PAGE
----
…..�?ve years ago. 2. William did not ……………………………………………………………………..  at boarding school.  3. British students …………………………………………………………………… close to home. 4. Although Tom ………………………………………………………………………………

 ……………………………………………………………Edinburgh. 5; Tom comes ……………………………………………………………………………………   ………………………………………………………………………….see him.

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This teaching resource is © copyright Linguapress 1997 – 2015. Revised 2015 . Originally published in Freeway, the Intermediate level English newsmagazine. Republication on other websites or in print is not authorised

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Supporting a Parent Who Has Lost a Child

For A Child Who Has Lost Their Way In Life

Advice on offering help and support to a parent whose child has died

Last updated: 25 August 2016

If you have a friend or relative who has lost a child, they will be going through one of the most difficult experiences in life. Their world has been completely changed forever, and finding a way to help them through grief may feel almost impossible.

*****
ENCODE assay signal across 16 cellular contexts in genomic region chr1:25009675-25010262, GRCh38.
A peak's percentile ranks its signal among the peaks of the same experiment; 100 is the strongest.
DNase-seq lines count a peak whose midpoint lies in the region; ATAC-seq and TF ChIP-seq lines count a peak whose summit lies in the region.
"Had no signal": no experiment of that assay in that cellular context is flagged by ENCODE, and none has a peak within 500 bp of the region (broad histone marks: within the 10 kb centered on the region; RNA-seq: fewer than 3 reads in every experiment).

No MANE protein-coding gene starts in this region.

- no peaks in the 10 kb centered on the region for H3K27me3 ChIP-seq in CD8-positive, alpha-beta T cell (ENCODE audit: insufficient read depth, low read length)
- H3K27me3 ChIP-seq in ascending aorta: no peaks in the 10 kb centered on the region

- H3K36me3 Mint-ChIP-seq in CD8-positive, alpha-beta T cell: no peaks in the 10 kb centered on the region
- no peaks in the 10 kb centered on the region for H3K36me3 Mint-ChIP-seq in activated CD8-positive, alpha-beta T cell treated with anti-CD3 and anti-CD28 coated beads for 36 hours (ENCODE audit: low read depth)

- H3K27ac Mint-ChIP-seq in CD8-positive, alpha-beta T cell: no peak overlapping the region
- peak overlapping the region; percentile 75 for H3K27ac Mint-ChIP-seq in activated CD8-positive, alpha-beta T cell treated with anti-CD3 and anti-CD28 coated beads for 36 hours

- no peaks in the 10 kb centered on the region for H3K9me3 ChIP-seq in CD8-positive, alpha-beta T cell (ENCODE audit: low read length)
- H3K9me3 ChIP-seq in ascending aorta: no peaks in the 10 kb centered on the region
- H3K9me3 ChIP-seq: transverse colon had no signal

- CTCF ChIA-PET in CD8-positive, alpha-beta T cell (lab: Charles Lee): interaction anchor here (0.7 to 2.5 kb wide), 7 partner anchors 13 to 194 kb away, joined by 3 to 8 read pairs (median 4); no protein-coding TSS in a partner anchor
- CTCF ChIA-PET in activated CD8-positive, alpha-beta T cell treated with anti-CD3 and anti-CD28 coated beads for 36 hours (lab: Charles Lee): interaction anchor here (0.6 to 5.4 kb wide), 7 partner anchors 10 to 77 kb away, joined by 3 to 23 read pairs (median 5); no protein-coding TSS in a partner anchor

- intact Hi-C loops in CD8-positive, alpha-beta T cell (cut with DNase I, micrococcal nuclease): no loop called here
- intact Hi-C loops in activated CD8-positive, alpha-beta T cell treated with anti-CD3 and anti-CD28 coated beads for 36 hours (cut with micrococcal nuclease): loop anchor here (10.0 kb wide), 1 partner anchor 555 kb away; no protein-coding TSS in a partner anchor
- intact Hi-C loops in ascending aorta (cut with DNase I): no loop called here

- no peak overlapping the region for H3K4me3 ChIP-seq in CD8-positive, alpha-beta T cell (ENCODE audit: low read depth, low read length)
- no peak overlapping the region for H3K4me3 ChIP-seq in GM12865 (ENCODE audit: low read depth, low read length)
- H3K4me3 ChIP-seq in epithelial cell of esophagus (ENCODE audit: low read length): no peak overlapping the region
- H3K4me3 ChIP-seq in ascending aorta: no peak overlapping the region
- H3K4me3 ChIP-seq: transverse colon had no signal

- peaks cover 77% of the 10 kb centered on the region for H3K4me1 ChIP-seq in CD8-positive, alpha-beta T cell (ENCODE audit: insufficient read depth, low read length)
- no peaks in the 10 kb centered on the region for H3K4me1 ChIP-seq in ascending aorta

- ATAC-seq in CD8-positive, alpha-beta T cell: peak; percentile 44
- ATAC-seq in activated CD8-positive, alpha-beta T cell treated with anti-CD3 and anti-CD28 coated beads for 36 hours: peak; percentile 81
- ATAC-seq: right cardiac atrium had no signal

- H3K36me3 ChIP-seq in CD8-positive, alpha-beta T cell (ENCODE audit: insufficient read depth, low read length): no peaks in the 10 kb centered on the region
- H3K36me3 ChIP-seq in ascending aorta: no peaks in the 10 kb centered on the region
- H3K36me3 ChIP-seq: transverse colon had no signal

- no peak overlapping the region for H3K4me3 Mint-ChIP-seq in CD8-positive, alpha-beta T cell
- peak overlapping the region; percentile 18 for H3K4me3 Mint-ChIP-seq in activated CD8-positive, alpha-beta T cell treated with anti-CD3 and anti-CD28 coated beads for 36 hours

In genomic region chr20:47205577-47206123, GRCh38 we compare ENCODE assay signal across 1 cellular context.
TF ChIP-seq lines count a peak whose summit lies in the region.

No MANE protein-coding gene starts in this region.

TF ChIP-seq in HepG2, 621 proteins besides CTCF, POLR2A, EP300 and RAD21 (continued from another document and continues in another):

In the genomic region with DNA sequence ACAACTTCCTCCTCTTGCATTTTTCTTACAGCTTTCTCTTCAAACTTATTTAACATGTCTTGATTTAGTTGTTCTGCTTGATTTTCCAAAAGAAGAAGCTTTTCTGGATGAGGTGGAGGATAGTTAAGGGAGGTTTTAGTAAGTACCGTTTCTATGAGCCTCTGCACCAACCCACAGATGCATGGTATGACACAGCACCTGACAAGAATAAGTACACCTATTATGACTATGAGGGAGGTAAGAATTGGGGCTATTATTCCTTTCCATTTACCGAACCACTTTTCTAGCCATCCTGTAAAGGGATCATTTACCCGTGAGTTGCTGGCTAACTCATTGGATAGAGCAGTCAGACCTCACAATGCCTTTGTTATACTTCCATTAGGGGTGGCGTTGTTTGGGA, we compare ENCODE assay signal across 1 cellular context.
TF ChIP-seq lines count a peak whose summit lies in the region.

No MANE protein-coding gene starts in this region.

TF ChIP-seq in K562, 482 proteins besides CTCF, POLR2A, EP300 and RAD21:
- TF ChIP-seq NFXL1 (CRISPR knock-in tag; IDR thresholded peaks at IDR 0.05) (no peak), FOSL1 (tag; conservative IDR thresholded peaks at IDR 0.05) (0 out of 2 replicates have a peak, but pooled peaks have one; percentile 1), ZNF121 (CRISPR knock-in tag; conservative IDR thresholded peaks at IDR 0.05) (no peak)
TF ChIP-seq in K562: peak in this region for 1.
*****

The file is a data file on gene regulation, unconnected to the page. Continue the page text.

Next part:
Understanding grief

It is impossible to imagine the pain and confusion of losing a child unless you have experienced it yourself. Even then, everyone’s grief is unique so you cannot assume that a bereaved parent will feel certain things or behave in a certain way. Try to accept that you cannot know what they are going through, but you can try to be supportive and understanding.

Something as traumatic as the death of a child will have a profound impact on a parent, which may affect how they behave. Here are a few things to bear in mind if you are trying to support them:

  • They may seem cold or distant. If your bereaved friend isn’t showing any emotion, is avoiding speaking or seems detached, this could be shock. This doesn’t mean they are grieving in the wrong way. When emotional pain is too much to bear, this is the mind’s way of protecting itself. Don’t pressure them to confront their grief before they are ready.
  • They may be unable to perform daily tasks. Trauma and grief can leave the bereaved feeling physically incapable of doing basic chores such as cooking, cleaning, or even getting up in the morning. Don’t judge them for not being proactive – instead offer to help with household work.